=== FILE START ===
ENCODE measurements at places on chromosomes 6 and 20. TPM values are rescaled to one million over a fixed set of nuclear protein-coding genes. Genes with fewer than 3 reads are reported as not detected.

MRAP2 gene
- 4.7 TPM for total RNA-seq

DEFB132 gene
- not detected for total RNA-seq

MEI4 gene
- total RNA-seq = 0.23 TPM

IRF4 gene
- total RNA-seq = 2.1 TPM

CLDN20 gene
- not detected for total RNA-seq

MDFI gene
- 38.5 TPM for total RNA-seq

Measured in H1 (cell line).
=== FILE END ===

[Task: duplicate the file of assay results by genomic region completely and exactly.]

ENCODE measurements at places on chromosomes 6 and 20. TPM values are rescaled to one million over a fixed set of nuclear protein-coding genes. Genes with fewer than 3 reads are reported as not detected.

MRAP2 gene
- 4.7 TPM for total RNA-seq

DEFB132 gene
- not detected for total RNA-seq

MEI4 gene
- total RNA-seq = 0.23 TPM

IRF4 gene
- total RNA-seq = 2.1 TPM

CLDN20 gene
- not detected for total RNA-seq

MDFI gene
- 38.5 TPM for total RNA-seq

Measured in H1 (cell line).